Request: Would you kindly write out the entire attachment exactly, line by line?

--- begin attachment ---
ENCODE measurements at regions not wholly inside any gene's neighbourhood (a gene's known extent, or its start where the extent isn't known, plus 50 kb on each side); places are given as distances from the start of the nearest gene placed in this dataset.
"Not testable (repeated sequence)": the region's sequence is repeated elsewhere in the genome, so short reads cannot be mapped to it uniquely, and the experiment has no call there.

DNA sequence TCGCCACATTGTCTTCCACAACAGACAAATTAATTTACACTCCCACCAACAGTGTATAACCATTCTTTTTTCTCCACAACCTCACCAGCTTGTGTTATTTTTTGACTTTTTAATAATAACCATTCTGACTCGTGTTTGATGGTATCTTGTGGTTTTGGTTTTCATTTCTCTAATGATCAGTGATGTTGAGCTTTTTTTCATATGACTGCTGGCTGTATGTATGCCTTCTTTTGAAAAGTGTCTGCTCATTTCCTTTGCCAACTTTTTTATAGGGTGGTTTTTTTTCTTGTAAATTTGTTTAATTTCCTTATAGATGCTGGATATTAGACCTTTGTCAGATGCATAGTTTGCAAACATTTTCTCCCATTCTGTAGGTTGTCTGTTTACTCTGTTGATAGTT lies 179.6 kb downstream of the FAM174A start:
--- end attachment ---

ENCODE measurements at regions not wholly inside any gene's neighbourhood (a gene's known extent, or its start where the extent isn't known, plus 50 kb on each side); places are given as distances from the start of the nearest gene placed in this dataset.
"Not testable (repeated sequence)": the region's sequence is repeated elsewhere in the genome, so short reads cannot be mapped to it uniquely, and the experiment has no call there.

DNA sequence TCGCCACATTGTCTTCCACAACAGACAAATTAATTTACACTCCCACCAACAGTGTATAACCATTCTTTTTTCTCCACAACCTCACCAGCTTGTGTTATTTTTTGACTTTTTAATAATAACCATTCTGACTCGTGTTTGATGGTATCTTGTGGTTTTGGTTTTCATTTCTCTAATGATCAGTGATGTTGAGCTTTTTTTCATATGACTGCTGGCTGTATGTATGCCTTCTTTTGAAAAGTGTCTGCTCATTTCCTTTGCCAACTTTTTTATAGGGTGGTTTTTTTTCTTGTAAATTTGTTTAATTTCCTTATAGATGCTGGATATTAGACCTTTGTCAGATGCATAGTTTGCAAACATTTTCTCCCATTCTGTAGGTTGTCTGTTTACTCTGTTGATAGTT lies 179.6 kb downstream of the FAM174A start: